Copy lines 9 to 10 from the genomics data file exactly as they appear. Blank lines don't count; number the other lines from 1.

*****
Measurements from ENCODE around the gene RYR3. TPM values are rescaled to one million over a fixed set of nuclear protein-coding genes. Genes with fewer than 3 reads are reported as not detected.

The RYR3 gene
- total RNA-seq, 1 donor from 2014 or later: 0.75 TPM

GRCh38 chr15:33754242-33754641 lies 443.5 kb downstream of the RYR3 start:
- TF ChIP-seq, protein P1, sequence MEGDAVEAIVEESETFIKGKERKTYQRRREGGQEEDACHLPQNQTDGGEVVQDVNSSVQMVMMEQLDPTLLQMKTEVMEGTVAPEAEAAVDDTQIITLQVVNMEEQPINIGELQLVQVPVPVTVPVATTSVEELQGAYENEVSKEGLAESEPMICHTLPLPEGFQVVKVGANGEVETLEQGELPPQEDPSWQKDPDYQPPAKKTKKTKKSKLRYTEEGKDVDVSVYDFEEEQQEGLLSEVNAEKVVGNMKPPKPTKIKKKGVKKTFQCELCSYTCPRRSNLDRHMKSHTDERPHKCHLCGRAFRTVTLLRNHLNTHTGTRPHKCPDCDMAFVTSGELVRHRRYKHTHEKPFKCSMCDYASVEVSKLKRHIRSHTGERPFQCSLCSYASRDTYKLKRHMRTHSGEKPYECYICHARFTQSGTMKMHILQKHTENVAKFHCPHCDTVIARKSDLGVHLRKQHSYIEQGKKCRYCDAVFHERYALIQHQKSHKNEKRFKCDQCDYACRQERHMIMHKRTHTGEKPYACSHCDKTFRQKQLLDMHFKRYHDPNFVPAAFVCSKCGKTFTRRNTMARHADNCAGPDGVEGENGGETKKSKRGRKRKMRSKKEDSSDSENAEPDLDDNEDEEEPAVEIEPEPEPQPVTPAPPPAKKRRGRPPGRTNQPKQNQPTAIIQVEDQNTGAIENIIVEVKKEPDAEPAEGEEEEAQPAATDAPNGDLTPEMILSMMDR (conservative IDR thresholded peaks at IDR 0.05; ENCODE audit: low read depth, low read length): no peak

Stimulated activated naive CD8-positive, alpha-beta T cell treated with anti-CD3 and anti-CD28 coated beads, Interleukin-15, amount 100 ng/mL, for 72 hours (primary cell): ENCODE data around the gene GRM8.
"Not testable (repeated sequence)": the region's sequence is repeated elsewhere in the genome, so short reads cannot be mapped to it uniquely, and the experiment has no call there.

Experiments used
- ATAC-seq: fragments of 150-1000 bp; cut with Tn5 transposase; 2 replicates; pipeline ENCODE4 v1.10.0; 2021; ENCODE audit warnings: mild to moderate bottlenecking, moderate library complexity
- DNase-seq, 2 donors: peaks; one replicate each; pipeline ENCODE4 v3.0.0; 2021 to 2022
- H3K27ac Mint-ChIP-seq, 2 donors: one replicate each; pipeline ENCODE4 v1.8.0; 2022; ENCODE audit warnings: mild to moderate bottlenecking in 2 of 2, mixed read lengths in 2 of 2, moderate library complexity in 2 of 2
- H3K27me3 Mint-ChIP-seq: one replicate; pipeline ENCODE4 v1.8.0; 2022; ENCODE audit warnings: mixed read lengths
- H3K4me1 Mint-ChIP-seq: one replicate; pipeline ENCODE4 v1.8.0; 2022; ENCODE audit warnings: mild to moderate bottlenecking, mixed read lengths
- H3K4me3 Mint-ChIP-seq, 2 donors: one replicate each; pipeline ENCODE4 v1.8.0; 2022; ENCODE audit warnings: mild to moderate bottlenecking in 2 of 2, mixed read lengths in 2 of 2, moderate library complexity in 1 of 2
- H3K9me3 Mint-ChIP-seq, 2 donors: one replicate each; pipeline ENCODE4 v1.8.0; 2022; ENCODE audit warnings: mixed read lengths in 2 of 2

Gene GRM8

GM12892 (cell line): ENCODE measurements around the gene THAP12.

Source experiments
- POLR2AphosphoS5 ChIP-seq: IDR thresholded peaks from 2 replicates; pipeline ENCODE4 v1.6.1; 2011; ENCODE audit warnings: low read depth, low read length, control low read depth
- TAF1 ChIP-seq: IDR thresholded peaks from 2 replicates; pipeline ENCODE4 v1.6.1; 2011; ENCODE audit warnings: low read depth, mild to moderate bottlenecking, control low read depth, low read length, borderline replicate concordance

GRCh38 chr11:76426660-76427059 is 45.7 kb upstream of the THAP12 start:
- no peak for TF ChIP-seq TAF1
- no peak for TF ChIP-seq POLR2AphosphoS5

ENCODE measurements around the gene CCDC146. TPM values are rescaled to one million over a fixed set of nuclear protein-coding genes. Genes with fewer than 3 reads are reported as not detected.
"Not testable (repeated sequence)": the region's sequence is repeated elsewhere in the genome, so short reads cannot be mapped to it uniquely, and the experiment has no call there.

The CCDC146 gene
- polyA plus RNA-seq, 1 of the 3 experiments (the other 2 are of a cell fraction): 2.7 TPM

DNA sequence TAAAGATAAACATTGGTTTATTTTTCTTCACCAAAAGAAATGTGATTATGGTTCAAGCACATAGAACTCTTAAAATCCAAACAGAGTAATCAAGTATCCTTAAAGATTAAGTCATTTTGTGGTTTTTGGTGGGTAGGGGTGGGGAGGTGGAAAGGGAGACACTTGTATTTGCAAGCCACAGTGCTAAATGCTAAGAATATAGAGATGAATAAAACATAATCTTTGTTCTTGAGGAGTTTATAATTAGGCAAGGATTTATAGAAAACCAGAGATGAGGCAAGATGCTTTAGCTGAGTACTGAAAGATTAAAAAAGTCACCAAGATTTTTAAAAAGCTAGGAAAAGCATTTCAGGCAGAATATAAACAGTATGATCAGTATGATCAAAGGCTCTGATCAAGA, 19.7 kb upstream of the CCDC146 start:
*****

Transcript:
- ATAC-seq: fragments of 150-1000 bp; cut with Tn5 transposase; 2 replicates; pipeline ENCODE4 v1.10.0; 2021; ENCODE audit warnings: mild to moderate bottlenecking, moderate library complexity
- DNase-seq, 2 donors: peaks; one replicate each; pipeline ENCODE4 v3.0.0; 2021 to 2022